Majority of Vermonters Support Bottle Bill

More than 4 out of 5 also want it updated to cover more containers.

Vermont’s Bottle Bill is not only one of the state’s most successful environmental programs, having recycling more than 10 billion containers since 1972, it also may be the most popular. 

The Vermont Public Interest Research Group released brand new statewide polling data on Tuesday that show 88 percent of Vermonters support the current Bottle Bill program with just eight percent opposed. And as a proposal to modernize Vermont’s container redemption program moves toward a crucial vote in the House, the poll suggests overwhelming public support for a key provision of the legislation. 

H.175, now being considered in the House Ways & Means Committee would expand the scope of Vermont’s law by covering water bottles, sports drinks, and wine, among other things. The VPIRG poll, conducted by the independent firm, Lincoln Park Strategies, found 83 percent support for such an expansion, with 64 percent of Vermonters strongly supporting the idea.

These findings demonstrate just incredible public support for the Bottle Bill and for legislation to update it. In fact, the Bottle Bill may be the only thing in the state more popular than Phil Scott right now! In a poll done last month by the same firm, Gov. Scott was viewed favorably by 80 percent of Vermonters.

According to the poll, 91 percent of Vermonters have used the current law to return containers for redemption to a retailer or redemption center. Among those supporting the law, the top three reasons given were because it reduces litter, increases recycling, and protects the environment.    

On February 26, the key environmental committee in the House passed H.175 on an 8-3 vote. 

“The Natural Resources, Fish, & Wildlife Committee heard from a wide range of witnesses as we considered legislation to update Vermont’s Bottle Bill,” said Rep. Amy Sheldon, Chair of the Committee. “Ultimately, we passed the bill with bipartisan support not only because it will be good for our environment, but also because our constituents made clear that they supported the legislation. This poll confirms a remarkable level of public support for updating the law.”

Support for expanding the scope of Vermont’s container redemption law is strong across the political spectrum. Seventy-two percent of self-described Republicans support the update, as do 78 percent of Independents, 90 percent of Democrats, and 94 percent of Progressives.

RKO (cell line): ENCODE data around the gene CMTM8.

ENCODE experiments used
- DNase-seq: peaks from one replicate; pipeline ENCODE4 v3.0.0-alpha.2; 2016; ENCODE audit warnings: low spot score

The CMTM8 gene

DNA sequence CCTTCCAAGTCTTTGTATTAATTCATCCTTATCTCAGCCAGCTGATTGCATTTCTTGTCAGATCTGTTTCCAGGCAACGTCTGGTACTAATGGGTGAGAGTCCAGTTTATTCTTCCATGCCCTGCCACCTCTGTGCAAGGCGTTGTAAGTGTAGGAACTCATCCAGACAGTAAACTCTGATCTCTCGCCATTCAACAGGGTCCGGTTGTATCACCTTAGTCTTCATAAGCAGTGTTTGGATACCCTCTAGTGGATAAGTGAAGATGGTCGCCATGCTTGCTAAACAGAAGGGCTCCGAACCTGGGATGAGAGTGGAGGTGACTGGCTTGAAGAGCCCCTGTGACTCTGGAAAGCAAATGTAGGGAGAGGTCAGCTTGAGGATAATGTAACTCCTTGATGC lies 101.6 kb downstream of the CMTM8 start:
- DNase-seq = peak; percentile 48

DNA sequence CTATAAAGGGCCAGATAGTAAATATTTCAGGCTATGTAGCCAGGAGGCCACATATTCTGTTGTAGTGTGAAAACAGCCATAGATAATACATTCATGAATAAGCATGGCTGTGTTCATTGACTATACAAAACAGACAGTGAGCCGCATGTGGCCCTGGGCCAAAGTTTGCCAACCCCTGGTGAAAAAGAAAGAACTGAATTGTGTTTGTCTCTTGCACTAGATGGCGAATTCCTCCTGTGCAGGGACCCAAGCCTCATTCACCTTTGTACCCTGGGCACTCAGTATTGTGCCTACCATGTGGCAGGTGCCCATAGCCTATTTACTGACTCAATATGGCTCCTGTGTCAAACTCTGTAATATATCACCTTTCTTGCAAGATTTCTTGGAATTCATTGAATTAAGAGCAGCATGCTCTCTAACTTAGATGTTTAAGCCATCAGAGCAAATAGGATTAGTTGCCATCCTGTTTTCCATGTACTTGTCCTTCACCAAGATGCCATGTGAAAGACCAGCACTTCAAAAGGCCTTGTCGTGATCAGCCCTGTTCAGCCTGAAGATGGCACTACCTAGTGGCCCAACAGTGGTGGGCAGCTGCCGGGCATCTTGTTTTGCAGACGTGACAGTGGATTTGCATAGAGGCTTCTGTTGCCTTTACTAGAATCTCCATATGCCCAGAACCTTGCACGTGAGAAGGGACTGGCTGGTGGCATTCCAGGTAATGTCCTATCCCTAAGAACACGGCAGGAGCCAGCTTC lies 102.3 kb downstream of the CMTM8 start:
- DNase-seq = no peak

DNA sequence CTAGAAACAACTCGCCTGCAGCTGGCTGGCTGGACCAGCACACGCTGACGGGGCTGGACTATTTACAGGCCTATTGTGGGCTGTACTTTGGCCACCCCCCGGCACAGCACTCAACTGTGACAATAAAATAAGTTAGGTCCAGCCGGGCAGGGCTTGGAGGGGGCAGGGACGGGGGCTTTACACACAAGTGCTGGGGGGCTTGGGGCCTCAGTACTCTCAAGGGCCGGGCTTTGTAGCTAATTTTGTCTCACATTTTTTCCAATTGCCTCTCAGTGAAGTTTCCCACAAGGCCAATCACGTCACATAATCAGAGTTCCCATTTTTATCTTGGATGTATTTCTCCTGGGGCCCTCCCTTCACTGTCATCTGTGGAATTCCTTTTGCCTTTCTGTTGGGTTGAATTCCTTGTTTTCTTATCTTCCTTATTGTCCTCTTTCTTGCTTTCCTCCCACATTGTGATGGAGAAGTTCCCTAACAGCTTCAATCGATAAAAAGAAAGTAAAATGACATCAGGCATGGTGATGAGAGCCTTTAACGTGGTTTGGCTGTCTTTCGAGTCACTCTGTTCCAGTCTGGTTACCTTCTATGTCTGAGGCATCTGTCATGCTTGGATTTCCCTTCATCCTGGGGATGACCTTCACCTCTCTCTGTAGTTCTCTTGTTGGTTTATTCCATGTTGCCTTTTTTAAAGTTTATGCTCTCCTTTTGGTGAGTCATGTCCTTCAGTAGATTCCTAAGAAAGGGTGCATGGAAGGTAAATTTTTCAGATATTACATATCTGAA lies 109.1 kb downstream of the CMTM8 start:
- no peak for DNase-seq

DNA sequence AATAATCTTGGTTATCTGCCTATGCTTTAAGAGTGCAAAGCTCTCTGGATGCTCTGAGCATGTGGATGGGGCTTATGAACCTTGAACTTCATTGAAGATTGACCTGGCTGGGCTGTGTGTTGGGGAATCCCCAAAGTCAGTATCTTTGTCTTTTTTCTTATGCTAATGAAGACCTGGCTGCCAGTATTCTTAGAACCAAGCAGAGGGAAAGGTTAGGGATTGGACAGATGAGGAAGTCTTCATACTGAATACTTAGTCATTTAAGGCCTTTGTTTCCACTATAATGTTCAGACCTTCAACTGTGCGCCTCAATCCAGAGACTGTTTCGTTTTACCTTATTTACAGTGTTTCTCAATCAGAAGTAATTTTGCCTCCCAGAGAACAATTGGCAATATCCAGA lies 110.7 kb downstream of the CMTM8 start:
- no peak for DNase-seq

“In these highly polarized times, it’s very unusual to see the breadth and depth of support for a program as we see for Vermont’s Bottle Bill,” said Stefan Hankin, President of Lincoln Park Strategies. “Vermonters don’t merely like the container redemption law, a large majority of them believe strongly that it’s time for it to be updated.” 

Vermont has fallen behind other states with container redemption programs in recent years. Approximately 46 percent of containers are covered under Vermont’s Bottle Bill program today – mostly soda, beer, and liquor. In contrast, Maine covers 91 percent of beverage containers sold there. 

“The Bottle Bill is by far Vermont’s most successful recycling program and people love it,” said Marcie Gallagher, environmental associate with VPIRG. “But after nearly fifty years, it’s time to update the law to include beverages like sports drinks and single-serving water containers that just didn’t exist back then.” 

The deposit placed on non-liquor containers under the program has remained a nickel since the law was passed. Adjusted for inflation, a 1972 nickel would be worth about 30 cents today. H.175 would update the deposit to a dime. Public support for that change, however, was more mixed according to the poll. The data show 50 percent of respondents supporting the deposit increase with 47 percent opposing it, a statistical tie.  

“There is no question that an increase in the deposit would provide a greater incentive for consumers to redeem their containers,” said Gallagher. “Many people don’t realize that clean Bottle Bill containers are a more valuable commodity and are more easily recycled into new beverage containers instead of being downcycled for one last use like construction material or road aggregate.”

The poll found that when asked about what should happen to discarded glass containers, Vermonters strongly favored turning the glass into a new bottle as many times as possible over crushing it and using it as construction material. The breakdown was 67 percent for new glass bottles versus 19 percent for construction material.     

The Chittenden Solid Waste District paid $400,000 last December to settle a legal dispute with the Attorney General related to its secret dumping of approximately 18,000 tons of glass that was likely too contaminated to be marketed successfully. In contrast, nearly 100 percent of Bottle Bill containers are successfully recycled.   

Vermonters know the Bottle Bill is good for recycling and waste reduction. It’s also good for our environment and economy. That’s why we’re urging legislators to modernize the program by adding hundreds of millions more containers this year.

The Lincoln Park Strategies survey of 400 Vermont voters who voted in 2020 was conducted March 11 to 13 and has a margin of error of +/- 4.9% at the 95% confidence level.